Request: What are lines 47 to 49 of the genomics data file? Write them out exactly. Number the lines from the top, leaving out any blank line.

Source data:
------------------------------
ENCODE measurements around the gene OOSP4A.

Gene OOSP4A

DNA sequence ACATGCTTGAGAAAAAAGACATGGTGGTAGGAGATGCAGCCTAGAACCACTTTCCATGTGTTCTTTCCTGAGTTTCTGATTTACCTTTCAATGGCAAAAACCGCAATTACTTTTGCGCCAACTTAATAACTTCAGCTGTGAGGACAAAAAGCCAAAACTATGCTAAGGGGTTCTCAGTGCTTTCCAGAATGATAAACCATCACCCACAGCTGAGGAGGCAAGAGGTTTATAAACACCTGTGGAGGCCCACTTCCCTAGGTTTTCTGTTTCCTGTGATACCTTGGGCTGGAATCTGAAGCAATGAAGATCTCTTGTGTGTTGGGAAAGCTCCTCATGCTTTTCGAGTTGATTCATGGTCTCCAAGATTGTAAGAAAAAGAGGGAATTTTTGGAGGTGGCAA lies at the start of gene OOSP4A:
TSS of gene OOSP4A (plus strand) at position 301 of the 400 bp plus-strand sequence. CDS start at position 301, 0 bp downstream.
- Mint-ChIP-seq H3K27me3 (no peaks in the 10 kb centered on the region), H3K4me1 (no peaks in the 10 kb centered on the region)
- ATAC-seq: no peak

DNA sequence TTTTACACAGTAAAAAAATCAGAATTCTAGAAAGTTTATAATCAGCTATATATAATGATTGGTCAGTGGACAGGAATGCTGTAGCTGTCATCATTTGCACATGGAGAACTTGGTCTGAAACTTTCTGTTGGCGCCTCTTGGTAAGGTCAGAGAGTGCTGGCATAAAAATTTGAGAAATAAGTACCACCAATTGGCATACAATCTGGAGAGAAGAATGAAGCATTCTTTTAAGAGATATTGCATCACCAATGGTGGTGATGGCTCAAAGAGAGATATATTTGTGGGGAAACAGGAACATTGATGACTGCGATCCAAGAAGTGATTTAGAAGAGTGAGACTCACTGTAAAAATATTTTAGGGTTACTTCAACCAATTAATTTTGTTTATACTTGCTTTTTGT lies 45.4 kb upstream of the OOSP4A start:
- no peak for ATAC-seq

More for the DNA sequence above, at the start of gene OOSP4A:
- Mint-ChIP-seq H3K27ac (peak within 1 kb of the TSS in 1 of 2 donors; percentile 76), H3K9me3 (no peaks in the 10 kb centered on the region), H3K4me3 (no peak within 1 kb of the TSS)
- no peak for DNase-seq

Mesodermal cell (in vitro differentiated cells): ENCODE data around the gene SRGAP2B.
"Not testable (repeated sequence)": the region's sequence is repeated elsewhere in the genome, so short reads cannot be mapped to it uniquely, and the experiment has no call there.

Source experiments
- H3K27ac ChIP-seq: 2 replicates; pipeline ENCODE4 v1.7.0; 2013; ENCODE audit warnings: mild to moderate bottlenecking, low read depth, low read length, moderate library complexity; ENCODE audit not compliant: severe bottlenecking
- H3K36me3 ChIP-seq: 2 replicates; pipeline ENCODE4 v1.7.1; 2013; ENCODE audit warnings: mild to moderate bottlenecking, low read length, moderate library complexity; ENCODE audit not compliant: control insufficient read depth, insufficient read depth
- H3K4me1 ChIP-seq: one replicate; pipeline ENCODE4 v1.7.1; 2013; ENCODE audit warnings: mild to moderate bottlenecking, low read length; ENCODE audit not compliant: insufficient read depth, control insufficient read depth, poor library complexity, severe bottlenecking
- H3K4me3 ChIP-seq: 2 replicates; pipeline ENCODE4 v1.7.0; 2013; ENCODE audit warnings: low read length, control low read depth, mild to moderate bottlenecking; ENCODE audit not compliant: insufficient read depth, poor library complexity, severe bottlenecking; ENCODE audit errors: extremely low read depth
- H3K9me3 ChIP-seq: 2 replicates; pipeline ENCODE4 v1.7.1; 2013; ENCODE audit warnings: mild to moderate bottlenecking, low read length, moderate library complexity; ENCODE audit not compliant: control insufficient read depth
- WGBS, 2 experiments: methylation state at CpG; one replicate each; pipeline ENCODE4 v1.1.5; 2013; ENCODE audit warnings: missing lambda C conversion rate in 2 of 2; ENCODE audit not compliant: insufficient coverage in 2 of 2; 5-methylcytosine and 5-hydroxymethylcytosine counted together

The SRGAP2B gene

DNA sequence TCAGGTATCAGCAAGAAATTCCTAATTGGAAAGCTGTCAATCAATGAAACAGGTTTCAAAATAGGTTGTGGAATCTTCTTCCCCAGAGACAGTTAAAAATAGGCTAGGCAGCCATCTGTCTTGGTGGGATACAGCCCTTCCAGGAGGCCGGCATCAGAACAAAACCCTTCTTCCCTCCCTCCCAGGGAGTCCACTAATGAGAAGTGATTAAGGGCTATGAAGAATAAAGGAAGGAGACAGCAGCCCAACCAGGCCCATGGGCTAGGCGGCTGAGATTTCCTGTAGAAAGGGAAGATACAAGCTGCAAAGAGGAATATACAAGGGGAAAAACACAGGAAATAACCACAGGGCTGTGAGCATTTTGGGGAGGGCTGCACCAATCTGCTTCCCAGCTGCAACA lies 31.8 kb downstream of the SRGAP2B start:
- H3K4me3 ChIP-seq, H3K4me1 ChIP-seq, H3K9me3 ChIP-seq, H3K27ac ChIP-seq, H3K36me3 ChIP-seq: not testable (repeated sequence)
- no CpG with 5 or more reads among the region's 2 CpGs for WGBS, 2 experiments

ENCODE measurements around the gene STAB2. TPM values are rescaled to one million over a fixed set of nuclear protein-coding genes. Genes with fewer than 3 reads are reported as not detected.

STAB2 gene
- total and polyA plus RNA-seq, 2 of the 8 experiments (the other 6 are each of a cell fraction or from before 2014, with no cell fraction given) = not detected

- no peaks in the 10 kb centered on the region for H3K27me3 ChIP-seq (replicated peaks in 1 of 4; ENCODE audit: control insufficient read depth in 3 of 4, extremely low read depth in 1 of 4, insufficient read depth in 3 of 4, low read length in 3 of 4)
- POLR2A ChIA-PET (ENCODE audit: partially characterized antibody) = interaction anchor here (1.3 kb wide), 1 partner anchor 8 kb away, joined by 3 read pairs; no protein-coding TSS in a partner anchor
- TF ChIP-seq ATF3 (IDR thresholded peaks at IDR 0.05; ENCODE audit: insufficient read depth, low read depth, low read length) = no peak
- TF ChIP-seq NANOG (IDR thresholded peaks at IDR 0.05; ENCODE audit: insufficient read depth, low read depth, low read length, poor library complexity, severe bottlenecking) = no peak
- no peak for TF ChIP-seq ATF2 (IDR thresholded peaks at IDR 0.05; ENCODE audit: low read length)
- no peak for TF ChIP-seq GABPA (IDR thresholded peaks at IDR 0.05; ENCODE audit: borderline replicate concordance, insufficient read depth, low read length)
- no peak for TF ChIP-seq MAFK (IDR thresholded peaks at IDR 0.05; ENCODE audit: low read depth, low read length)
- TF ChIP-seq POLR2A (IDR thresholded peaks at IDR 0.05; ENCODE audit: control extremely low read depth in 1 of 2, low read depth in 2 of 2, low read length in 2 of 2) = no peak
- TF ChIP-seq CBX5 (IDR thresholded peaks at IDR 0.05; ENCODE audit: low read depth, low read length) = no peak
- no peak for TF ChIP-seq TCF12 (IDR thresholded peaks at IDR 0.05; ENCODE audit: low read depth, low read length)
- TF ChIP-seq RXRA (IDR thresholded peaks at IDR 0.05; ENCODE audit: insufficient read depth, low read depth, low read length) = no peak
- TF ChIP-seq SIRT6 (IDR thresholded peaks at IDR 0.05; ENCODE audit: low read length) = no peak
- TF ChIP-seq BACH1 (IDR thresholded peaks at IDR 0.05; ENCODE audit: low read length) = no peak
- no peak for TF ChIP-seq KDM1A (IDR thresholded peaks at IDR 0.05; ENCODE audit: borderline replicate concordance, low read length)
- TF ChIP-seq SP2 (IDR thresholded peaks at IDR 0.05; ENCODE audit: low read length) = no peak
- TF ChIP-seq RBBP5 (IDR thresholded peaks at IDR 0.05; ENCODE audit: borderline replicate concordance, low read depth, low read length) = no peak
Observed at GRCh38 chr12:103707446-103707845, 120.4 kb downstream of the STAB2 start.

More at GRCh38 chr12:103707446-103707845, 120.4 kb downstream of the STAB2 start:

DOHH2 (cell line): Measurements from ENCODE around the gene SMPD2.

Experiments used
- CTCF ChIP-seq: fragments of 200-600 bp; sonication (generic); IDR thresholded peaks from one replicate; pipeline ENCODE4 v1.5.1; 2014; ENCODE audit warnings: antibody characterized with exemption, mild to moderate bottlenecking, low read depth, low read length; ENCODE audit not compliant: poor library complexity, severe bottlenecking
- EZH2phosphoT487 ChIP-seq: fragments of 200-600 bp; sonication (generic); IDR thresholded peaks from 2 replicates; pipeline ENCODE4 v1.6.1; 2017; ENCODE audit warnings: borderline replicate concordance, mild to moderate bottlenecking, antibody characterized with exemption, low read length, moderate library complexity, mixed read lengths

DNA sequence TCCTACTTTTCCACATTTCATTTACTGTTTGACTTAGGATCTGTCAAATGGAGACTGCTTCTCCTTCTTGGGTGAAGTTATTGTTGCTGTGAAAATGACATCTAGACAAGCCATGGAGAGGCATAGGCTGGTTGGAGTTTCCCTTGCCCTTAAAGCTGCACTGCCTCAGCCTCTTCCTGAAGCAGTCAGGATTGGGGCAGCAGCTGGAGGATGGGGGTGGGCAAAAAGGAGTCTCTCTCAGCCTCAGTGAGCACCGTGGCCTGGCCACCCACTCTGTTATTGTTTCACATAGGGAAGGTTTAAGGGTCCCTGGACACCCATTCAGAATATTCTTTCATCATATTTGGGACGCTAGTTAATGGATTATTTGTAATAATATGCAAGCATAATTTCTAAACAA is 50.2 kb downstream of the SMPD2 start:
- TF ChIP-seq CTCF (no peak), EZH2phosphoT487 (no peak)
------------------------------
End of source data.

Experiments used
- CTCF ChIP-seq: fragments of 200-600 bp; sonication (generic); IDR thresholded peaks from one replicate; pipeline ENCODE4 v1.5.1; 2014; ENCODE audit warnings: antibody characterized with exemption, mild to moderate bottlenecking, low read depth, low read length; ENCODE audit not compliant: poor library complexity, severe bottlenecking
- EZH2phosphoT487 ChIP-seq: fragments of 200-600 bp; sonication (generic); IDR thresholded peaks from 2 replicates; pipeline ENCODE4 v1.6.1; 2017; ENCODE audit warnings: borderline replicate concordance, mild to moderate bottlenecking, antibody characterized with exemption, low read length, moderate library complexity, mixed read lengths